A Answers (2)
Michael Roizen, MD, Internal Medicine, answeredIf your heart flutters every time you see Gerard Butler or Megan Fox, relax. That’s not atrial fibrillation. However, some people develop a form of “a-fib” that does indeed come and go, but it lasts more than a few seconds. It’s called paroxysmal atrial fibrillation. Your heart starts to bump and grind like Elvis in a crazy way, but it lasts for a few minutes or up to a few hours every now and then before returning to normal rhythm. If you have occasional heart palpitations, tell your doctor. And if you ever experience chest pain, heaviness, and significant shortness of breath, call 911 immediately.
Douglas Severance, Family Medicine, answeredIn some people, atrial fibrillation comes and goes. For instance, they may experience irregular and fast heartbeats, but by the time they get to the doctor's office, their heart rhythms are normal again. This type of atrial fibrillation is called paroxysmal atrial fibrillation. In other cases, people have atrial fibrillation all the time, and no treatment can get the heartbeat back into a regular rhythm.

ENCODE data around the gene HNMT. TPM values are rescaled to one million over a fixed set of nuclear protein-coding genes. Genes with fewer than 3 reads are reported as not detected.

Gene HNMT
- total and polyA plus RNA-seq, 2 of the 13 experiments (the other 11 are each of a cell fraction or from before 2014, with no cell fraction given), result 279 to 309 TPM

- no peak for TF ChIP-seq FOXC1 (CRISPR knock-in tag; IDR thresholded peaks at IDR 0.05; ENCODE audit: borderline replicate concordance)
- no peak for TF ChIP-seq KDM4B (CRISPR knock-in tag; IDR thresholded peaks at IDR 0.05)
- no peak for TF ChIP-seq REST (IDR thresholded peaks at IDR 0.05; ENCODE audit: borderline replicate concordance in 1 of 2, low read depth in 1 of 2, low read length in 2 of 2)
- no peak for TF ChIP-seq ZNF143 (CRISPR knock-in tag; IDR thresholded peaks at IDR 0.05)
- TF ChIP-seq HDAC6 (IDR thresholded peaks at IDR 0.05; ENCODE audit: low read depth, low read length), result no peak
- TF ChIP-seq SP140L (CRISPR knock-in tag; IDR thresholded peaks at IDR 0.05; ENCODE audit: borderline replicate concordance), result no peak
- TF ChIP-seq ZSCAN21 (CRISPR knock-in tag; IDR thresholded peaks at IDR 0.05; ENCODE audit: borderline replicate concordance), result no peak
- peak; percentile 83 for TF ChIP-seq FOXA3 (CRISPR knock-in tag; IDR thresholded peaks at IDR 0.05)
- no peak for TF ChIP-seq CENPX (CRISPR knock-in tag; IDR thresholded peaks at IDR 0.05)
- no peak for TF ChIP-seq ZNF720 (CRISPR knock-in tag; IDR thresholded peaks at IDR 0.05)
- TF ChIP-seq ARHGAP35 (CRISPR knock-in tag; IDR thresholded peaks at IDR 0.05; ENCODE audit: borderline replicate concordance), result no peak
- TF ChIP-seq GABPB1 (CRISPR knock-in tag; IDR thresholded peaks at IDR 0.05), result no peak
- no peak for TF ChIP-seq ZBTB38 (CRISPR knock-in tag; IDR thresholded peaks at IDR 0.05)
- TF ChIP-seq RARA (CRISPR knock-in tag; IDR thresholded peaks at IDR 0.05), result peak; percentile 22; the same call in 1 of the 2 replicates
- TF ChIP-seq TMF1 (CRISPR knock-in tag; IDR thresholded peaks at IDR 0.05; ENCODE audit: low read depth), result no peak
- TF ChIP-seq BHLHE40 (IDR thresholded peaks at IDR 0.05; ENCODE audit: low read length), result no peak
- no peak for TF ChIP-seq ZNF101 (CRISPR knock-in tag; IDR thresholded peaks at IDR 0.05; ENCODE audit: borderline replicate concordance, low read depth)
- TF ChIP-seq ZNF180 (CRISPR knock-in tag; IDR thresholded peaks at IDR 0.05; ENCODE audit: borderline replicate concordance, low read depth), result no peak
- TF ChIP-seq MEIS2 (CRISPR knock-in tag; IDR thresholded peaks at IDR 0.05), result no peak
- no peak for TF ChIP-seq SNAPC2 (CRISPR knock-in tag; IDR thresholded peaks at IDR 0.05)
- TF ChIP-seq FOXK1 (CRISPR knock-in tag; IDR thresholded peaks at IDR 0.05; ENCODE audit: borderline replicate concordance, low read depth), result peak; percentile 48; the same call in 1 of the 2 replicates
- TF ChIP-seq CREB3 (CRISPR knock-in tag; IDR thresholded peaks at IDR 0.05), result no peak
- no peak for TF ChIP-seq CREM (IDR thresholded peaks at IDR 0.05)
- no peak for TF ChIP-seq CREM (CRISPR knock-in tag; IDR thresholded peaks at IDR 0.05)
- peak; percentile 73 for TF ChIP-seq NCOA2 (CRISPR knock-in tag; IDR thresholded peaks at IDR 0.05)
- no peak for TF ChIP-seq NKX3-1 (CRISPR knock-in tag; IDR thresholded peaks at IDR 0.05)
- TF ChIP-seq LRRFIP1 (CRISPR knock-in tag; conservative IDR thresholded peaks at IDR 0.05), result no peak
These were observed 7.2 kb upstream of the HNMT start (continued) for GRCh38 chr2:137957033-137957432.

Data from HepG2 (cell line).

Atrial fibrillation may be an acute or short-term condition, or it may become a chronic or permanent problem with the heart's electrical system.
Keep in mind that your heart rate slows with aging. For many people with atrial fibrillation, its annoying and interrupting symptoms may lessen with age. Also, different medications and newer treatments may control irregular heart rhythm and calm the symptoms. Still, there are situations when atrial fibrillation cannot be treated with medications and the irregular heart rhythm is permanent.